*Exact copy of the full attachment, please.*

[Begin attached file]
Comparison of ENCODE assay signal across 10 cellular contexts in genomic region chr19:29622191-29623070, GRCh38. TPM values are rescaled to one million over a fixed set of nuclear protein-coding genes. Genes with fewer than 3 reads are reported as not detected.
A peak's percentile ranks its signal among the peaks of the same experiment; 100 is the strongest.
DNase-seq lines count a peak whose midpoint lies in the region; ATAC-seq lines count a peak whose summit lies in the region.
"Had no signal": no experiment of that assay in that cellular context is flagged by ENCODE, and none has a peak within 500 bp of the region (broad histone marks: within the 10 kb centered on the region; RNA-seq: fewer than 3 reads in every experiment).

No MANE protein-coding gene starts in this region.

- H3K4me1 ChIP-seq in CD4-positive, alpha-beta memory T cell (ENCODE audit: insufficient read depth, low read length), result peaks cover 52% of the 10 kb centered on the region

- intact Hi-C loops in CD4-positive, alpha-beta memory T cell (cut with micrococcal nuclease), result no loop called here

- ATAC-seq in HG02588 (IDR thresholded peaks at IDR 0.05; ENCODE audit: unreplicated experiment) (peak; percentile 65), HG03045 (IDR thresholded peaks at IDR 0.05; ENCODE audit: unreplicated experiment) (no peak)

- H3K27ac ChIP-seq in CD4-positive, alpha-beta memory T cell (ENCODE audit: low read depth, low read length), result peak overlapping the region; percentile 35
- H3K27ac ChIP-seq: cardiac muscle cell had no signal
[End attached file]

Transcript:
Comparison of ENCODE assay signal across 10 cellular contexts in genomic region chr19:29622191-29623070, GRCh38. TPM values are rescaled to one million over a fixed set of nuclear protein-coding genes. Genes with fewer than 3 reads are reported as not detected.
A peak's percentile ranks its signal among the peaks of the same experiment; 100 is the strongest.
DNase-seq lines count a peak whose midpoint lies in the region; ATAC-seq lines count a peak whose summit lies in the region.
"Had no signal": no experiment of that assay in that cellular context is flagged by ENCODE, and none has a peak within 500 bp of the region (broad histone marks: within the 10 kb centered on the region; RNA-seq: fewer than 3 reads in every experiment).

No MANE protein-coding gene starts in this region.

- H3K4me1 ChIP-seq in CD4-positive, alpha-beta memory T cell (ENCODE audit: insufficient read depth, low read length), result peaks cover 52% of the 10 kb centered on the region

- intact Hi-C loops in CD4-positive, alpha-beta memory T cell (cut with micrococcal nuclease), result no loop called here

- ATAC-seq in HG02588 (IDR thresholded peaks at IDR 0.05; ENCODE audit: unreplicated experiment) (peak; percentile 65), HG03045 (IDR thresholded peaks at IDR 0.05; ENCODE audit: unreplicated experiment) (no peak)

- H3K27ac ChIP-seq in CD4-positive, alpha-beta memory T cell (ENCODE audit: low read depth, low read length), result peak overlapping the region; percentile 35
- H3K27ac ChIP-seq: cardiac muscle cell had no signal